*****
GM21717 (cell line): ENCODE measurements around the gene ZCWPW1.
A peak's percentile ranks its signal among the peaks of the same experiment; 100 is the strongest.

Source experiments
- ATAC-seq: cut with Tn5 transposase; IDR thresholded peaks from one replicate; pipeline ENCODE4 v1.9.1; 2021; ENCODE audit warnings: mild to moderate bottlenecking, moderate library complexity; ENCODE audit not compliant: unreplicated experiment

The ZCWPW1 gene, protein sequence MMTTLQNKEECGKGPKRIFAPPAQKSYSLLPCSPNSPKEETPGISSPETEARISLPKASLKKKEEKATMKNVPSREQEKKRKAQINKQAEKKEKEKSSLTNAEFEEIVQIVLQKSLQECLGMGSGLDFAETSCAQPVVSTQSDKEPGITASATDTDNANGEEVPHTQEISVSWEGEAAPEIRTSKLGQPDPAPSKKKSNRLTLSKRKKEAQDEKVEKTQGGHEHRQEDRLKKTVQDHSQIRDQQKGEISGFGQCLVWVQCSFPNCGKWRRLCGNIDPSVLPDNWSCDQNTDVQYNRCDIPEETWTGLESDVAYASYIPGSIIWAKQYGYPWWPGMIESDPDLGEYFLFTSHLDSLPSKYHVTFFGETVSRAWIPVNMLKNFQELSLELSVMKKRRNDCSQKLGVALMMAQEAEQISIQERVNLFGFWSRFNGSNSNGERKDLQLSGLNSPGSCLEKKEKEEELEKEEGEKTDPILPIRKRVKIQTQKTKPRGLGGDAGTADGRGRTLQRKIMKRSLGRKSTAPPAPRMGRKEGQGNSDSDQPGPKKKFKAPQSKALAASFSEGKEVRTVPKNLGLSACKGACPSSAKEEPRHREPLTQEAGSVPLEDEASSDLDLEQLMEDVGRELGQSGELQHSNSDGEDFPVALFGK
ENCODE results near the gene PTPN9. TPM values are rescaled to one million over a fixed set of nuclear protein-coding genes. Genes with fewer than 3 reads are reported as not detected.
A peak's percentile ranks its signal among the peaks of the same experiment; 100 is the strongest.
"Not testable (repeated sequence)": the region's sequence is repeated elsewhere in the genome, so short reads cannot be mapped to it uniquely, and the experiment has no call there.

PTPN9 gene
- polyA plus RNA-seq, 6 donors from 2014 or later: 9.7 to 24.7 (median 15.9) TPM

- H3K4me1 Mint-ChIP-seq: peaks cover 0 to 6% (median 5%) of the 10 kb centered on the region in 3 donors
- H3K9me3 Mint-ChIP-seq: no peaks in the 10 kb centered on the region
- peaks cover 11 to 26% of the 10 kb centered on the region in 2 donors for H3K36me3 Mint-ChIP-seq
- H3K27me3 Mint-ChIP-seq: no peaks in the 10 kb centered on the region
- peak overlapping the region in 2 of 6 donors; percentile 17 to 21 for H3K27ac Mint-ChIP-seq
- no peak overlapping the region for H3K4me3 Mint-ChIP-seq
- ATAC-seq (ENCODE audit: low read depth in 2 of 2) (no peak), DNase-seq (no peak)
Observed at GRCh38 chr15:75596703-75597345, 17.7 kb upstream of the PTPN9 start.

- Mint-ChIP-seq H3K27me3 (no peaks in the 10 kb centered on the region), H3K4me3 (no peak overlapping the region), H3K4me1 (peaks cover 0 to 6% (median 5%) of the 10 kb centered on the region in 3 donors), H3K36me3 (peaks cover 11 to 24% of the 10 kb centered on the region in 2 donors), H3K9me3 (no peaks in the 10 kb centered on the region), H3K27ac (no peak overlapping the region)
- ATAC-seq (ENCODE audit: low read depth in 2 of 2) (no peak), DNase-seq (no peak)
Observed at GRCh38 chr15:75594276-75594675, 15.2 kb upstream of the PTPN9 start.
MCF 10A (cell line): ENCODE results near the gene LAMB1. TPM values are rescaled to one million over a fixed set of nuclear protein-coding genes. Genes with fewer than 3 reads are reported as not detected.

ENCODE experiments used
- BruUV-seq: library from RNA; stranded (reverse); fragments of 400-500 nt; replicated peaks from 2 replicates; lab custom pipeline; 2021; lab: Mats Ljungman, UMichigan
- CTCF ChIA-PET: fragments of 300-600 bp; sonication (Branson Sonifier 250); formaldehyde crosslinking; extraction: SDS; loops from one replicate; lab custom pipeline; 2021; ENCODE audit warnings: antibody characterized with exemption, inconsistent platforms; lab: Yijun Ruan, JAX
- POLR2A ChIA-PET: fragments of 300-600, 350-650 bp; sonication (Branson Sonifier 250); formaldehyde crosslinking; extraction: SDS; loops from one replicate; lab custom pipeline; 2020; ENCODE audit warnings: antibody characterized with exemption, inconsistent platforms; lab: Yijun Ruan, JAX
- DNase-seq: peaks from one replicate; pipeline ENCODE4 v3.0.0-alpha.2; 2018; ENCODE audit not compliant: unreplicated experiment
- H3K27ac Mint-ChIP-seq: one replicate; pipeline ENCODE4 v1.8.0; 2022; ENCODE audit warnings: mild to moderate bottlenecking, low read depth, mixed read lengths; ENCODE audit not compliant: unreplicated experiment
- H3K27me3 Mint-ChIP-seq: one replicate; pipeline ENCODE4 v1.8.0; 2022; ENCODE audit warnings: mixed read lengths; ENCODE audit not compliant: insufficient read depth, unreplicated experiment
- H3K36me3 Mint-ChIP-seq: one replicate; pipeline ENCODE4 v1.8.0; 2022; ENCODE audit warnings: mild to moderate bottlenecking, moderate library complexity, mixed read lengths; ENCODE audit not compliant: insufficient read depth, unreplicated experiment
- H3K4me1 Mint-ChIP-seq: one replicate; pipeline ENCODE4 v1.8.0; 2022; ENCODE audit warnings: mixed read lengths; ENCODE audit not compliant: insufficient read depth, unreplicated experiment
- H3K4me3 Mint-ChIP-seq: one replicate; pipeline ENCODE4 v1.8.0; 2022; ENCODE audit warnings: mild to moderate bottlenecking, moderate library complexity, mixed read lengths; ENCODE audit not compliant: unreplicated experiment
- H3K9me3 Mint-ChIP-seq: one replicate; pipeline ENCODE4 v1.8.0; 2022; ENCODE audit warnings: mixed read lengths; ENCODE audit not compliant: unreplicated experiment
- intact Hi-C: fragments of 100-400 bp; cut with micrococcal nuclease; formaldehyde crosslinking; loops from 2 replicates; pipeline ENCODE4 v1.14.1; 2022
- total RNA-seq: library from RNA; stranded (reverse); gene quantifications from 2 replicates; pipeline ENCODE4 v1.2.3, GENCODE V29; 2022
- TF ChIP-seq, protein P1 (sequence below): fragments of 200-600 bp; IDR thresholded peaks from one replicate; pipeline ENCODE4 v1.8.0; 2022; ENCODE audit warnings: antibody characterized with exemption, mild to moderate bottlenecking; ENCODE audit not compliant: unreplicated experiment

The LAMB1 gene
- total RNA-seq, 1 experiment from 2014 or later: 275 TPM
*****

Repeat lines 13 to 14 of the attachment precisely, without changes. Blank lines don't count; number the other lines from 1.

- peaks cover 11 to 26% of the 10 kb centered on the region in 2 donors for H3K36me3 Mint-ChIP-seq
- H3K27me3 Mint-ChIP-seq: no peaks in the 10 kb centered on the region